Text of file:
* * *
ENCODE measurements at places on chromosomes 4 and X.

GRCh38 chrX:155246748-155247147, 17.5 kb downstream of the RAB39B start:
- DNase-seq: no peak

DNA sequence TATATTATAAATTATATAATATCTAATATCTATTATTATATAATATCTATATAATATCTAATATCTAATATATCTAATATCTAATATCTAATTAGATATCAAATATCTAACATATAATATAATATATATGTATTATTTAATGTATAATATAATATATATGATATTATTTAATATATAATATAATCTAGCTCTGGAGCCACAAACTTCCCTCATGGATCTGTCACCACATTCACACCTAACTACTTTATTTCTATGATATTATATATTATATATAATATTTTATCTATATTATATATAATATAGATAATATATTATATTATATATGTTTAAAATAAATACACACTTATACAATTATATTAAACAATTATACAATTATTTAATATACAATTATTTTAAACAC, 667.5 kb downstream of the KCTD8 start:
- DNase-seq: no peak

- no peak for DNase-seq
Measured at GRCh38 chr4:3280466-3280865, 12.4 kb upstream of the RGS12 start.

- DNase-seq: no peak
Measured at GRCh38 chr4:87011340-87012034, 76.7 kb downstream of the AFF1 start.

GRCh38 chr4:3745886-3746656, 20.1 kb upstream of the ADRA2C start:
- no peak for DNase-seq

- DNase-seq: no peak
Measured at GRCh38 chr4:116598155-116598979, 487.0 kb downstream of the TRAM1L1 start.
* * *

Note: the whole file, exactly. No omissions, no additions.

ENCODE measurements at places on chromosomes 4 and X.

GRCh38 chrX:155246748-155247147, 17.5 kb downstream of the RAB39B start:
- DNase-seq: no peak

DNA sequence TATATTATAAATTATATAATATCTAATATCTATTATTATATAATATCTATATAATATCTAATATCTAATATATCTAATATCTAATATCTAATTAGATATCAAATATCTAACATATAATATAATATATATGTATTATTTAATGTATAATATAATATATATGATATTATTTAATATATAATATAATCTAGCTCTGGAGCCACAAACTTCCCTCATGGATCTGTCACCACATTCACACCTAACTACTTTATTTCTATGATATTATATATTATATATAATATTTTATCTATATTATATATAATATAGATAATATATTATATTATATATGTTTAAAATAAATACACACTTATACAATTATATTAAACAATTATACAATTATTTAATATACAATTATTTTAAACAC, 667.5 kb downstream of the KCTD8 start:
- DNase-seq: no peak

- no peak for DNase-seq
Measured at GRCh38 chr4:3280466-3280865, 12.4 kb upstream of the RGS12 start.

- DNase-seq: no peak
Measured at GRCh38 chr4:87011340-87012034, 76.7 kb downstream of the AFF1 start.

GRCh38 chr4:3745886-3746656, 20.1 kb upstream of the ADRA2C start:
- no peak for DNase-seq

- DNase-seq: no peak
Measured at GRCh38 chr4:116598155-116598979, 487.0 kb downstream of the TRAM1L1 start.